April 1st Census Day

Even when staying apart & practicing #socialdistance, we can still act together to build a better future. Make a difference TODAY by taking the #2020Census online at www.My2020Census.gov. Take 10 mins to shape the next 10 years of political representation & federal funds in #PinellasCounty. Learn more: www.pinellascensus.org.

#MakePinellasCount #CensusDay #PinellasStrong #AloneTogether.

Census Updates

The Census Bureau has changed its operational plans significantly – specifically, online self-response will now continue through August 14 and any ground operations will be suspended for several more weeks pending further risks posed by the spread of the virus. Details at this link.

The Census Response Rate map is up and running now. You can see current results at the Census Response Map. Pinellas currently has a 38% response rate, on par with many parts of the country and slightly higher than the state of Florida.

On Liberty and Slavery (audio & text)

George Moses HortonOn March 1st, 2020, the choir of Lakewood UCC performed a new anthem composed by the church’s music director, Hilton Kean Jones with Jones on piano and Jan Trebesch on organ. The anthem is a setting of the text, On Liberty and Slavery, by George Moses Horton who was an African-American poet from North Carolina, the first to be published in the Southern United States. His book was published in 1828 while he was still enslaved. He did not gain freedom until 1865, late during the Civil War. — Wikipedia He was born in Northampton County, North Carolina, NC. He died in 1883, was educated at University of North Carolina at Chapel Hill, and published these books: Naked genius, The Black bard of North Carolina.

Click on the arrow in the player below to listen to anthem for free and with no download.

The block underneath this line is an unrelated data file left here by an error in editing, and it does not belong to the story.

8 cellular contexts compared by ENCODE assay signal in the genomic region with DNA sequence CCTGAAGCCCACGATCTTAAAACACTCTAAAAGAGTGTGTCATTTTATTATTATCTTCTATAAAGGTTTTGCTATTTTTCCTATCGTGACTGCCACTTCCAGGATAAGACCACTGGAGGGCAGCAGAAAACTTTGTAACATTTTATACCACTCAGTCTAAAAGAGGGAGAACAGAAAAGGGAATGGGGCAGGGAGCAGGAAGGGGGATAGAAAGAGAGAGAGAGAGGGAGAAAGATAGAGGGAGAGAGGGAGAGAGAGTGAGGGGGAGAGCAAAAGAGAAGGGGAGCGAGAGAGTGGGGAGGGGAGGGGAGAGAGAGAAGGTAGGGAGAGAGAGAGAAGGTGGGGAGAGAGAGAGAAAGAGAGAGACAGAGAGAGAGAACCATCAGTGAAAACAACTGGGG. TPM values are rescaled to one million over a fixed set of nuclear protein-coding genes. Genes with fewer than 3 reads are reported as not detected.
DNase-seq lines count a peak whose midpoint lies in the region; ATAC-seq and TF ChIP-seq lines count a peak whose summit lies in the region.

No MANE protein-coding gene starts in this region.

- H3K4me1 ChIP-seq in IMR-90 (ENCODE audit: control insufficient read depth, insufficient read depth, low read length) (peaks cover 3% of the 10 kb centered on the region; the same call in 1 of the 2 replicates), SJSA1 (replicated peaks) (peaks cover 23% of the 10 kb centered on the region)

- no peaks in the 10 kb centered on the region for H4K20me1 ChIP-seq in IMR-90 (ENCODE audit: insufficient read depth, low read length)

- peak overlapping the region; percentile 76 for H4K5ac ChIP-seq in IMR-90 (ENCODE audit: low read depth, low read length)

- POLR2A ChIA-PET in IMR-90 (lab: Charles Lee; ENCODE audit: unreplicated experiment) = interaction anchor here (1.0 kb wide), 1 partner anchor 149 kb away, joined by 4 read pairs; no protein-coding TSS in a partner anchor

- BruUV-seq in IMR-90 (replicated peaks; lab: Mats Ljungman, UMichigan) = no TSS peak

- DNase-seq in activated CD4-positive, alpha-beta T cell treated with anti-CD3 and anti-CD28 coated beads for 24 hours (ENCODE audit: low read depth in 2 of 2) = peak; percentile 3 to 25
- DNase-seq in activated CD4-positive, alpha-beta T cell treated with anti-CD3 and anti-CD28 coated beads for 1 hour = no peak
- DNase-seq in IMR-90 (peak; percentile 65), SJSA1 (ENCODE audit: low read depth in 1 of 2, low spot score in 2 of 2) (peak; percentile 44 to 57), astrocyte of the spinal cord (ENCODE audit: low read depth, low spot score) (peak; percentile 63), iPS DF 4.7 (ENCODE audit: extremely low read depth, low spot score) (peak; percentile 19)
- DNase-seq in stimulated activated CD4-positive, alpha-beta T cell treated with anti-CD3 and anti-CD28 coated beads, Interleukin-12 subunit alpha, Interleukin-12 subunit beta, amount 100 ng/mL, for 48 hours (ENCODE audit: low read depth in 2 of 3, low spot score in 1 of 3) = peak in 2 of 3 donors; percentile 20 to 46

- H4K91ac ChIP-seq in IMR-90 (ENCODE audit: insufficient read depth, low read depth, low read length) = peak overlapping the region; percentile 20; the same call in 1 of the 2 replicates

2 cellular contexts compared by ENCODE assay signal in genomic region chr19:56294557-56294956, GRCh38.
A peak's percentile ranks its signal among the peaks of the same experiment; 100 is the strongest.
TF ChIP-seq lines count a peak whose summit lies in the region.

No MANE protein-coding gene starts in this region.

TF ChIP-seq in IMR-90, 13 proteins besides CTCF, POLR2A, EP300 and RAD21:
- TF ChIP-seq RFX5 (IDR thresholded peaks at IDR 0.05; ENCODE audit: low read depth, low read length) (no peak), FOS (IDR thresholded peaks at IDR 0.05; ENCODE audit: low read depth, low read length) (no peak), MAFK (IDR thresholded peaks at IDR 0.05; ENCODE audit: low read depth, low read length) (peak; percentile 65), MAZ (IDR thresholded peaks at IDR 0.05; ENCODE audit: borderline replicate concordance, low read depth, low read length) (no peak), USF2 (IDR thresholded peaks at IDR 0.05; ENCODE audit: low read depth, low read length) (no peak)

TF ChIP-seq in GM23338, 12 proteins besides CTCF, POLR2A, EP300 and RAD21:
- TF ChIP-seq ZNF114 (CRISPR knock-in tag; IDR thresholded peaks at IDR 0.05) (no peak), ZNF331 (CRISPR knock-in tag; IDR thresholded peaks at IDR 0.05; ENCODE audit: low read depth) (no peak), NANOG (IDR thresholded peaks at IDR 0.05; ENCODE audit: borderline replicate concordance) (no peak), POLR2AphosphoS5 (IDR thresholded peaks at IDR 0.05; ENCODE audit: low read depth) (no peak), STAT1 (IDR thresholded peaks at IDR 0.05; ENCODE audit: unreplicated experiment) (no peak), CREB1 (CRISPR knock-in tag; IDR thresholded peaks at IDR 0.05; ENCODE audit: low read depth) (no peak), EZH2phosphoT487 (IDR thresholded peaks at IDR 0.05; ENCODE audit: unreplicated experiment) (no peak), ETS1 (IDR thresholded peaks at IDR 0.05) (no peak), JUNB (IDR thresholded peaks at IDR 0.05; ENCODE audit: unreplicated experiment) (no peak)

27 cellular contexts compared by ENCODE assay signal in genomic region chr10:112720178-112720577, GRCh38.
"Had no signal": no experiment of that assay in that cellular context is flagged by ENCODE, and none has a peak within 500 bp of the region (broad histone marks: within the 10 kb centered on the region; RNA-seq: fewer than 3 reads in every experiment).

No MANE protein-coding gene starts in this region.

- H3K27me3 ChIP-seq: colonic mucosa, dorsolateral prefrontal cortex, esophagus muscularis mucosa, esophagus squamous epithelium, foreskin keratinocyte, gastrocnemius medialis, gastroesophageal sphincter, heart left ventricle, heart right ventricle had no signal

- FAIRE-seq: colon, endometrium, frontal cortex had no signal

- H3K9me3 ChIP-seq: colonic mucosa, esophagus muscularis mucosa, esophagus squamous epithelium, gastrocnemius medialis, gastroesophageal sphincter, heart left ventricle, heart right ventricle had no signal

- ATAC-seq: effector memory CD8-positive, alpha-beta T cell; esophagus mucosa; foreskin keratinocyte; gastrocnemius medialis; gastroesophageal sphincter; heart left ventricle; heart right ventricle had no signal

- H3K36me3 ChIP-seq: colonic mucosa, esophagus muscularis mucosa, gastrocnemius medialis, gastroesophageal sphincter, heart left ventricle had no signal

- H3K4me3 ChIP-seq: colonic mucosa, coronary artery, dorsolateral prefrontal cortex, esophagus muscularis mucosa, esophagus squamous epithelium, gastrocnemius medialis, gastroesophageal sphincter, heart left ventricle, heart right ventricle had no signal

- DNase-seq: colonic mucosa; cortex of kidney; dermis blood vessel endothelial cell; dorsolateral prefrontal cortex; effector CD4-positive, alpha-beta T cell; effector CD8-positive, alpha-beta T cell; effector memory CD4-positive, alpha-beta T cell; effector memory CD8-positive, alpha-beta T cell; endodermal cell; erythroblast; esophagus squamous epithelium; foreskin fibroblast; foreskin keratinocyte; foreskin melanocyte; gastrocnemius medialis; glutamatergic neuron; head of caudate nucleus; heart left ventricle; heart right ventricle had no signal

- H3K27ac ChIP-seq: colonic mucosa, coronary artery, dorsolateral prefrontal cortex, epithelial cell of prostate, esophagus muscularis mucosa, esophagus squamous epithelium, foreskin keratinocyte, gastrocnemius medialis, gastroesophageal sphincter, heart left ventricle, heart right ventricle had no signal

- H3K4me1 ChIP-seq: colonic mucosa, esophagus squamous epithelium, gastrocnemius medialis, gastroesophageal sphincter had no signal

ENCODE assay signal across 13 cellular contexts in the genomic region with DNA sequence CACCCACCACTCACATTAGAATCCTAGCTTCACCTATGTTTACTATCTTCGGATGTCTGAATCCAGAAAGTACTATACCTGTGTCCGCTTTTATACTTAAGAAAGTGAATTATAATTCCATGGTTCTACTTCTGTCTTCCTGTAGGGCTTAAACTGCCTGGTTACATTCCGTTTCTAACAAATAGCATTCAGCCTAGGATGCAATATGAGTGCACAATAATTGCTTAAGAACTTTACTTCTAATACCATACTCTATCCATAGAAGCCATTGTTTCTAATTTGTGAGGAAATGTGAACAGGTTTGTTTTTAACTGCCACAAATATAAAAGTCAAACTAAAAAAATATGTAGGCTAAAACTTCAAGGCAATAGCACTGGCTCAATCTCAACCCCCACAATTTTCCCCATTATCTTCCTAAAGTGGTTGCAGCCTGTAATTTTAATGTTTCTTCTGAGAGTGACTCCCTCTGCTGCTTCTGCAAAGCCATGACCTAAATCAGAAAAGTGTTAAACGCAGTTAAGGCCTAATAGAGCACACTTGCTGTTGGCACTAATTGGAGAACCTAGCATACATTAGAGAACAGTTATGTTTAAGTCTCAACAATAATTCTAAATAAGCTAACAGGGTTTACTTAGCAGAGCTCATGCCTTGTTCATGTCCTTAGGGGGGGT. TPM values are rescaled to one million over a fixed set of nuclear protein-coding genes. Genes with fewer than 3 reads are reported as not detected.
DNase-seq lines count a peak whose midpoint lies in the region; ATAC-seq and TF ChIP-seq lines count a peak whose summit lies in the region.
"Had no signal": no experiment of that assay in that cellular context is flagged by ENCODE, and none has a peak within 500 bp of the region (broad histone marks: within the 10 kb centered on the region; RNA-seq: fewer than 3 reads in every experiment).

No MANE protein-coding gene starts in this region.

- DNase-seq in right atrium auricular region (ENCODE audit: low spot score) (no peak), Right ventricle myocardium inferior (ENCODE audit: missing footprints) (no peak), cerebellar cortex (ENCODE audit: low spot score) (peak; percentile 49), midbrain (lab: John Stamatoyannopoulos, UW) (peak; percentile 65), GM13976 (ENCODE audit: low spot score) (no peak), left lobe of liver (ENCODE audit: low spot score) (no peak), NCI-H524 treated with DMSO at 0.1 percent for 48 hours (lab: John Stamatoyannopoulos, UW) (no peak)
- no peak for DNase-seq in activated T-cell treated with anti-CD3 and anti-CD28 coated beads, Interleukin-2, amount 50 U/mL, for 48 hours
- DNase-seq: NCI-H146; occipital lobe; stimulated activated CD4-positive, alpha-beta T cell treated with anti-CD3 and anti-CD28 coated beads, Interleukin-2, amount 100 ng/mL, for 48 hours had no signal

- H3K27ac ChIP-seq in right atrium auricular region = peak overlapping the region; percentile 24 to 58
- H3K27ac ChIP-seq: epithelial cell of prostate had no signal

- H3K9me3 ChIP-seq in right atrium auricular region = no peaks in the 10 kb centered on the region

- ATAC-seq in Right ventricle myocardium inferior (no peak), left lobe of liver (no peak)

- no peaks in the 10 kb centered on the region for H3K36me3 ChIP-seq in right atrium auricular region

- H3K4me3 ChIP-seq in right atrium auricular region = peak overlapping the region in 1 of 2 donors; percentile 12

Here is a link to the text of Rev. Wells’ sermon the day this anthem was first performed: https://lakewooducc.org/2020/03/05/sermon-3-1-on-liberty-and-slavery.

Here is the text of the poem by George Moses Horton, that is set by the anthem.

On Liberty and Slavery

by George Moses Horton
Alas! and am I born for this,
To wear this slavish chain?
Deprived of all created bliss,
Through hardship, toil and pain!

How long have I in bondage lain,
And languished to be free!
Alas! and must I still complain—
Deprived of liberty.

Oh, Heaven! and is there no relief
This side the silent grave—
To soothe the pain—to quell the grief
And anguish of a slave?

Come Liberty, thou cheerful sound,
Roll through my ravished ears!
Come, let my grief in joys be drowned,
And drive away my fears.

Say unto foul oppression, Cease:
Ye tyrants rage no more,
And let the joyful trump of peace,
Now bid the vassal soar.

Soar on the pinions of that dove
Which long has cooed for thee,
And breathed her notes from Afric’s grove,
The sound of Liberty.

Oh, Liberty! thou golden prize,
So often sought by blood—
We crave thy sacred sun to rise,
The gift of nature’s God!

Bid Slavery hide her haggard face,
And barbarism fly:
I scorn to see the sad disgrace
In which enslaved I lie.

Dear Liberty! upon thy breast,
I languish to respire;
And like the Swan unto her nest,
I’d like to thy smiles retire.

Oh, blest asylum—heavenly balm!
Unto thy boughs I flee—
And in thy shades the storm shall calm,
With songs of Liberty!

Source: The Longman Anthology of Poetry (Pearson, 2006)

George Moses Horton
1798–1883